Perhaps the easiest way to think of the DOM is to think of the document tree . Let’s take the following XHTML document as an example:

<!DOCTYPE html PUBLIC "-//W3C//DTD XHTML 1.0 Strict//EN"
<html xmlns="" xml:lang="en" lang="en">
  <title>Sample XHTML</title>
  <meta http-equiv="content-type"
    content="text/html; charset=iso-8859-1" />
  <meta http-equiv="Content-Language" content="en-us" />
  <h1>This is a heading, level 1</h1>
  <p>This is a paragraph of text with a
    <a href="/path/to/another/page.html">link</a>.</p>
    <li>This is a list item</li>
    <li>This is another</li>
    <li>And another</li>

This is a pretty basic web page, making use of a few different elements. If we were to visualize this as a document tree , it would look something like Figure 27-1.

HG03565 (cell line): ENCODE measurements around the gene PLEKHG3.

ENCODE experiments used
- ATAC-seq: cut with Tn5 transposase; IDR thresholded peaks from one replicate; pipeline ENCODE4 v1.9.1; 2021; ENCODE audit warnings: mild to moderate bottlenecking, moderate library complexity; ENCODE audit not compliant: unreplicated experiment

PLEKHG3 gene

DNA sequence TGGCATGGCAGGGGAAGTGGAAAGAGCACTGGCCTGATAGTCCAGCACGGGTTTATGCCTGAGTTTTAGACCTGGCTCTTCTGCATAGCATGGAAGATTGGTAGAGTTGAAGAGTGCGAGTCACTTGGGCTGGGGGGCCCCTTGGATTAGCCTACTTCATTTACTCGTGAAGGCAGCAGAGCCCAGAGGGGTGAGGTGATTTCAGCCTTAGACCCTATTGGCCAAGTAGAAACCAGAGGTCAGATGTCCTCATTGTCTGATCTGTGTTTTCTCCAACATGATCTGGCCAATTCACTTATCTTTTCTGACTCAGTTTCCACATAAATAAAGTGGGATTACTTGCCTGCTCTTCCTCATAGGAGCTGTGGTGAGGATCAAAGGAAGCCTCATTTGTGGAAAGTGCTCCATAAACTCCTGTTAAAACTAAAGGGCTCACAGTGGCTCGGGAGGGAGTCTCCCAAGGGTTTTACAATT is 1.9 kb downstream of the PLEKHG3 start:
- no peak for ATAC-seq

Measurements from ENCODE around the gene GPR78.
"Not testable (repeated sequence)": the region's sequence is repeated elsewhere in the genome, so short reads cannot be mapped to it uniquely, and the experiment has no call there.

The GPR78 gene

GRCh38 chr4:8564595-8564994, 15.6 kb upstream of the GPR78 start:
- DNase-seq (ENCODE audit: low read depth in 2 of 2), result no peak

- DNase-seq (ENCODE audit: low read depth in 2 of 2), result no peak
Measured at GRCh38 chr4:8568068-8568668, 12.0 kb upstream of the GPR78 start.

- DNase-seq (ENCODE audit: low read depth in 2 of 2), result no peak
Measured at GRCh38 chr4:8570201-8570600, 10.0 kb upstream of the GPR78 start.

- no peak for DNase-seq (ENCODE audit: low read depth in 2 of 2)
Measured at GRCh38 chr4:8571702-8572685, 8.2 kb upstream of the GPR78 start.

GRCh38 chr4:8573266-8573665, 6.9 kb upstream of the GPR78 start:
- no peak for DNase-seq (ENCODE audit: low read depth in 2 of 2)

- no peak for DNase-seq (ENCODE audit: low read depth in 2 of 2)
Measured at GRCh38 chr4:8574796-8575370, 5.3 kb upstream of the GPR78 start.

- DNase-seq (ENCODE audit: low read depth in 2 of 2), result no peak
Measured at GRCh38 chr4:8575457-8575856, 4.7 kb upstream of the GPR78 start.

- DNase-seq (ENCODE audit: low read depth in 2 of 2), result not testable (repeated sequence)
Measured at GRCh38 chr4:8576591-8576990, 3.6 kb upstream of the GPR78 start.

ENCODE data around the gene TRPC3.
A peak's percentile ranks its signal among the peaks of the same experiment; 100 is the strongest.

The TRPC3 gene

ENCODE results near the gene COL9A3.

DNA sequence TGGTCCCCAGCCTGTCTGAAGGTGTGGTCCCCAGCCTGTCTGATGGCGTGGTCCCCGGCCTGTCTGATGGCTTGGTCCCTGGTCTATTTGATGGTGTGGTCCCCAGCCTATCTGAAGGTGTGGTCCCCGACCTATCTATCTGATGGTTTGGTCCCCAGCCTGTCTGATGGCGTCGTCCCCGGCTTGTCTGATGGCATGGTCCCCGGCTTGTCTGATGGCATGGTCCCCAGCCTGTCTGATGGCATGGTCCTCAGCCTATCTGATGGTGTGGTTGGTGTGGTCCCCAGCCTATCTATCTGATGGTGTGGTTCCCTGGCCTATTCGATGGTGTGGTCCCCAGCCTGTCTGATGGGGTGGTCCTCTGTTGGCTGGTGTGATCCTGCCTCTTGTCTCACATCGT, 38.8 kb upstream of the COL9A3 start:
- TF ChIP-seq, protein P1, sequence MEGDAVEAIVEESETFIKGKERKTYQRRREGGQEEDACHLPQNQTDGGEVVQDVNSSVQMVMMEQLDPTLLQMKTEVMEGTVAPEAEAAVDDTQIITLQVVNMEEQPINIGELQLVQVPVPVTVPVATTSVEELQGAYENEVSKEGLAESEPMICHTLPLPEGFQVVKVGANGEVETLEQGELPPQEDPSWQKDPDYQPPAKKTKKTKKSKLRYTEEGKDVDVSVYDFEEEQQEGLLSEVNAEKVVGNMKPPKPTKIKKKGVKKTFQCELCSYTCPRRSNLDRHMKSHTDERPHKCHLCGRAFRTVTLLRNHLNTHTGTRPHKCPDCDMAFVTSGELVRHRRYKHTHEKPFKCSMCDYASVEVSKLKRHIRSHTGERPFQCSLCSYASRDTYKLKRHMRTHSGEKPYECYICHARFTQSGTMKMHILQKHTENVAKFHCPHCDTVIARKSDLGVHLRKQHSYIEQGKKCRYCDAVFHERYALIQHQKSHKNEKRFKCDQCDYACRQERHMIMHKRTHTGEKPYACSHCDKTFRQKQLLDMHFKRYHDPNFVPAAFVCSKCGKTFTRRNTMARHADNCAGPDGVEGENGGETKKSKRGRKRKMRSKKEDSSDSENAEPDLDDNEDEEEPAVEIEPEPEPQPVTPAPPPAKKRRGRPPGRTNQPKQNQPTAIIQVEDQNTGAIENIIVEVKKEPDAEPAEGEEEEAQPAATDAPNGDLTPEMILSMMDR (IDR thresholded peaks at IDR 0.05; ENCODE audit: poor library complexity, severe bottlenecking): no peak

A sample document tree

Figure 27-1. A sample document tree

A document tree like this is roughly akin to a very high level view of the DOM’s node tree.

Essentially, the DOM is a collection of nodes. These nodes usually take one of three forms:

  • Element nodes

  • Attribute nodes

  • Text nodes

These nodes are arranged in a hierarchy that we sometimes refer to using a familial model. In (X)HTML, the hierarchy begins with the html element, which is the root element, meaning it has no ancestors. In the above example, html has two child nodes (head

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